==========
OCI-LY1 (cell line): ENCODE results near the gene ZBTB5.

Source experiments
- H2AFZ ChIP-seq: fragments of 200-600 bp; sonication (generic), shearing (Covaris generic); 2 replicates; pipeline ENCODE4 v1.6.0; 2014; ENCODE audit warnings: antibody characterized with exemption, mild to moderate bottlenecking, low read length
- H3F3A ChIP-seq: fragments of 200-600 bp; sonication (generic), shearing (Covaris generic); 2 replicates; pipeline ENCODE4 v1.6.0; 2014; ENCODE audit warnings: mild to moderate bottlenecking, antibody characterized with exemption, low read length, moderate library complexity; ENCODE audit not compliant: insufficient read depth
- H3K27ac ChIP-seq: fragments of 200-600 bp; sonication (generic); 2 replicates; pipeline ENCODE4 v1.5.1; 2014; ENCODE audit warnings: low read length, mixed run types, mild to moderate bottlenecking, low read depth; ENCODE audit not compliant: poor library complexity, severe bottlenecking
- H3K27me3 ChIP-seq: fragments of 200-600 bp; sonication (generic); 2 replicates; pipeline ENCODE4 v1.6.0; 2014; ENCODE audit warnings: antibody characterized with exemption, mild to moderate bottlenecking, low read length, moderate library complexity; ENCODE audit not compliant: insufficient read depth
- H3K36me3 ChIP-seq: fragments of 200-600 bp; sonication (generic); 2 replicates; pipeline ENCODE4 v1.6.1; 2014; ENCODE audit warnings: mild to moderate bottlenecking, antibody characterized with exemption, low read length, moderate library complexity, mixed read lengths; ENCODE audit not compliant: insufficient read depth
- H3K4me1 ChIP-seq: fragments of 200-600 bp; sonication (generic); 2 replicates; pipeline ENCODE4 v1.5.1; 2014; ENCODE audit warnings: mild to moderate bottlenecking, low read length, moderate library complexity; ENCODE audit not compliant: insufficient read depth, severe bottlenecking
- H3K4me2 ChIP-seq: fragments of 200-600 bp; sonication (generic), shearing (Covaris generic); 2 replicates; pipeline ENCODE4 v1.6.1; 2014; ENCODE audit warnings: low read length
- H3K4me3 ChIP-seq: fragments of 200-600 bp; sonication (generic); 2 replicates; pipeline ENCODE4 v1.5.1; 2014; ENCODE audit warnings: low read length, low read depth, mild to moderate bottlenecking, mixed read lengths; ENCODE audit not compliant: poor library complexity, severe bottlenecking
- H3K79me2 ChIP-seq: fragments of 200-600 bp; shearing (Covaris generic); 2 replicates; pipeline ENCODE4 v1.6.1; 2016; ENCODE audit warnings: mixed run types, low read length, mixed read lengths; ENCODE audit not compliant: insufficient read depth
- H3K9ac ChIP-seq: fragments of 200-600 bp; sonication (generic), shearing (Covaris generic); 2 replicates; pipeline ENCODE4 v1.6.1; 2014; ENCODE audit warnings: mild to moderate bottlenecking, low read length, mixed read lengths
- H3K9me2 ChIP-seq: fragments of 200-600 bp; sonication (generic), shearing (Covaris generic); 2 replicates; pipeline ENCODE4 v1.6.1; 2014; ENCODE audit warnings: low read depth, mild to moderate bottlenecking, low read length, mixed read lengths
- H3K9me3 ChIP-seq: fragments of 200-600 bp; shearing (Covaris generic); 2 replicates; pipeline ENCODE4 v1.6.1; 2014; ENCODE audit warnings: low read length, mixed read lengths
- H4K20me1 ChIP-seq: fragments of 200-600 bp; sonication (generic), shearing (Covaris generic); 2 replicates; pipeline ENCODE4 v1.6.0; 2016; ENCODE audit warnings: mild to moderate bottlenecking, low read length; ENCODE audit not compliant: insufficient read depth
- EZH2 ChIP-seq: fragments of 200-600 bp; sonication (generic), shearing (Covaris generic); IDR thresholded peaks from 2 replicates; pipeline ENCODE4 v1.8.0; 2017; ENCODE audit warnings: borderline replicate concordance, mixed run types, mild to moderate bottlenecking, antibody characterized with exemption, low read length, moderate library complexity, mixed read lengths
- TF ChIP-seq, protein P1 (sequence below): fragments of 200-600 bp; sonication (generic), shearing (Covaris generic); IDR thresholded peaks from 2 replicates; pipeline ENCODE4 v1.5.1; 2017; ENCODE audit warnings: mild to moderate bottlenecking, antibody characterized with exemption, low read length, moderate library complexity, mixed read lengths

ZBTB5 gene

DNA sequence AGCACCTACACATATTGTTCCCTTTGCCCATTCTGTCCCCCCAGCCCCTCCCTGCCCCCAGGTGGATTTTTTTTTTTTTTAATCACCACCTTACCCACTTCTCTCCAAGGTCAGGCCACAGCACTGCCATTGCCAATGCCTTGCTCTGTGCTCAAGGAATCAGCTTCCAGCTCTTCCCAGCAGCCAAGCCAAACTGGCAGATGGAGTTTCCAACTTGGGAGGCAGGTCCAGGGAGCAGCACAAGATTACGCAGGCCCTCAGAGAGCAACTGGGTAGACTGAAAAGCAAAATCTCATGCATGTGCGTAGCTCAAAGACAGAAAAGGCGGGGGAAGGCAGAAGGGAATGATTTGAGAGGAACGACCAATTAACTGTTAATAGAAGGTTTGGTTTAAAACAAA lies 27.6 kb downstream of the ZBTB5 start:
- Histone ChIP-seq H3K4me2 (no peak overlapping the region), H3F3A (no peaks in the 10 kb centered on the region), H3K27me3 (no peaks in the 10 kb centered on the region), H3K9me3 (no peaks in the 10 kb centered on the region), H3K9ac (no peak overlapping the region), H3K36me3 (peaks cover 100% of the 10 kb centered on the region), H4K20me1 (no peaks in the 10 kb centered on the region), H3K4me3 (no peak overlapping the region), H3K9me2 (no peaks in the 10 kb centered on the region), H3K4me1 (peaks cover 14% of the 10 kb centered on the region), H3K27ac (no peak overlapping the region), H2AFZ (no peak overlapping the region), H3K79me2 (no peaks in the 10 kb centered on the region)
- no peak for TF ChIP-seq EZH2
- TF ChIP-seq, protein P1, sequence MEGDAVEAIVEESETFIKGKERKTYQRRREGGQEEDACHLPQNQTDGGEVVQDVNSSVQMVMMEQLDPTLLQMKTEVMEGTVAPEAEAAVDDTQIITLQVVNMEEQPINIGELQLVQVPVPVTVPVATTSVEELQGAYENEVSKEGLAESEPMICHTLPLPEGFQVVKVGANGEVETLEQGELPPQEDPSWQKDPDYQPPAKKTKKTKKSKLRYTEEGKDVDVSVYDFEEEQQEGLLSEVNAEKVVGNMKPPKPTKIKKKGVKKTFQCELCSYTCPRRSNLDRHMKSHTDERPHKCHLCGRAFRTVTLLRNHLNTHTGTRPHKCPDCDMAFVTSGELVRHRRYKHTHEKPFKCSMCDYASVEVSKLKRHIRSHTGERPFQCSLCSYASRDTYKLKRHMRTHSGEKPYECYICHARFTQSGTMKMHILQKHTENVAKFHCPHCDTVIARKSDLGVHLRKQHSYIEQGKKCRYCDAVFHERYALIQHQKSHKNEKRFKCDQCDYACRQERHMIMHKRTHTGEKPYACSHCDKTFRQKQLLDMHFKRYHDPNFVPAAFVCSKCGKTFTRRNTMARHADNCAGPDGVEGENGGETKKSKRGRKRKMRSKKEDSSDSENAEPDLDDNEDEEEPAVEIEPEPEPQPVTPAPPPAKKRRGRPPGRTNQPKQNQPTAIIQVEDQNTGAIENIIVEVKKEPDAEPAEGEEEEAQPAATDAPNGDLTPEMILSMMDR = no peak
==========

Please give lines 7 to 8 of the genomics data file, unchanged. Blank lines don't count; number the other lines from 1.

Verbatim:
- H3K36me3 ChIP-seq: fragments of 200-600 bp; sonication (generic); 2 replicates; pipeline ENCODE4 v1.6.1; 2014; ENCODE audit warnings: mild to moderate bottlenecking, antibody characterized with exemption, low read length, moderate library complexity, mixed read lengths; ENCODE audit not compliant: insufficient read depth
- H3K4me1 ChIP-seq: fragments of 200-600 bp; sonication (generic); 2 replicates; pipeline ENCODE4 v1.5.1; 2014; ENCODE audit warnings: mild to moderate bottlenecking, low read length, moderate library complexity; ENCODE audit not compliant: insufficient read depth, severe bottlenecking